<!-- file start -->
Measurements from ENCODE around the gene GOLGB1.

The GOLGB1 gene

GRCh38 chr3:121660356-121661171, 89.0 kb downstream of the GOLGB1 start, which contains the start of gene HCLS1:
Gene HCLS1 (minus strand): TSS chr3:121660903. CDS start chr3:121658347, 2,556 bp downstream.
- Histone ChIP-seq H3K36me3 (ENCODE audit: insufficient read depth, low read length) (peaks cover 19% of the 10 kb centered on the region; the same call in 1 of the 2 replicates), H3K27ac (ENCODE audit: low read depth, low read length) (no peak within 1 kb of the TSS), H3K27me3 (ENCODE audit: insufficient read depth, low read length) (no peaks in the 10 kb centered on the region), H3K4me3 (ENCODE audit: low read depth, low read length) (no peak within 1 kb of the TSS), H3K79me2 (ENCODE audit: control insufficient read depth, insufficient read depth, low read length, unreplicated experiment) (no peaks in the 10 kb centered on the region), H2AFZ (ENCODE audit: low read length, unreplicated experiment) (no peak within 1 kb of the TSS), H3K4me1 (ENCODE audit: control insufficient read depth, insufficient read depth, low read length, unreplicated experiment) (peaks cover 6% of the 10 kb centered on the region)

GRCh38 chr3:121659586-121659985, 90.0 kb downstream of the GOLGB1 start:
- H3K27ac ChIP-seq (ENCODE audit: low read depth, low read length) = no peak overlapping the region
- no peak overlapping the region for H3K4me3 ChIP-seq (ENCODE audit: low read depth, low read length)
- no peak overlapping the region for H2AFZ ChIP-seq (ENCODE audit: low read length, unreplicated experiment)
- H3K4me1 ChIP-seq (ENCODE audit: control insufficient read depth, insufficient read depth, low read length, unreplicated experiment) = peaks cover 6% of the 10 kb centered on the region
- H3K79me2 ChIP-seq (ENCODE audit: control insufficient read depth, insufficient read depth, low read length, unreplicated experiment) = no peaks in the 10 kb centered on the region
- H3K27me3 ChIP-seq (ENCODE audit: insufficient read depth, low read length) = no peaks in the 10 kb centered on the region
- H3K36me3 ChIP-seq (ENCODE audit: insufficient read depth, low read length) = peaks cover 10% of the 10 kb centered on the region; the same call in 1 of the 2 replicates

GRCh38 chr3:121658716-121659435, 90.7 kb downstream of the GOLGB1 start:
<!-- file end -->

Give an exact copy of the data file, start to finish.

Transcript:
Measurements from ENCODE around the gene GOLGB1.

The GOLGB1 gene

GRCh38 chr3:121660356-121661171, 89.0 kb downstream of the GOLGB1 start, which contains the start of gene HCLS1:
Gene HCLS1 (minus strand): TSS chr3:121660903. CDS start chr3:121658347, 2,556 bp downstream.
- Histone ChIP-seq H3K36me3 (ENCODE audit: insufficient read depth, low read length) (peaks cover 19% of the 10 kb centered on the region; the same call in 1 of the 2 replicates), H3K27ac (ENCODE audit: low read depth, low read length) (no peak within 1 kb of the TSS), H3K27me3 (ENCODE audit: insufficient read depth, low read length) (no peaks in the 10 kb centered on the region), H3K4me3 (ENCODE audit: low read depth, low read length) (no peak within 1 kb of the TSS), H3K79me2 (ENCODE audit: control insufficient read depth, insufficient read depth, low read length, unreplicated experiment) (no peaks in the 10 kb centered on the region), H2AFZ (ENCODE audit: low read length, unreplicated experiment) (no peak within 1 kb of the TSS), H3K4me1 (ENCODE audit: control insufficient read depth, insufficient read depth, low read length, unreplicated experiment) (peaks cover 6% of the 10 kb centered on the region)

GRCh38 chr3:121659586-121659985, 90.0 kb downstream of the GOLGB1 start:
- H3K27ac ChIP-seq (ENCODE audit: low read depth, low read length) = no peak overlapping the region
- no peak overlapping the region for H3K4me3 ChIP-seq (ENCODE audit: low read depth, low read length)
- no peak overlapping the region for H2AFZ ChIP-seq (ENCODE audit: low read length, unreplicated experiment)
- H3K4me1 ChIP-seq (ENCODE audit: control insufficient read depth, insufficient read depth, low read length, unreplicated experiment) = peaks cover 6% of the 10 kb centered on the region
- H3K79me2 ChIP-seq (ENCODE audit: control insufficient read depth, insufficient read depth, low read length, unreplicated experiment) = no peaks in the 10 kb centered on the region
- H3K27me3 ChIP-seq (ENCODE audit: insufficient read depth, low read length) = no peaks in the 10 kb centered on the region
- H3K36me3 ChIP-seq (ENCODE audit: insufficient read depth, low read length) = peaks cover 10% of the 10 kb centered on the region; the same call in 1 of the 2 replicates

GRCh38 chr3:121658716-121659435, 90.7 kb downstream of the GOLGB1 start: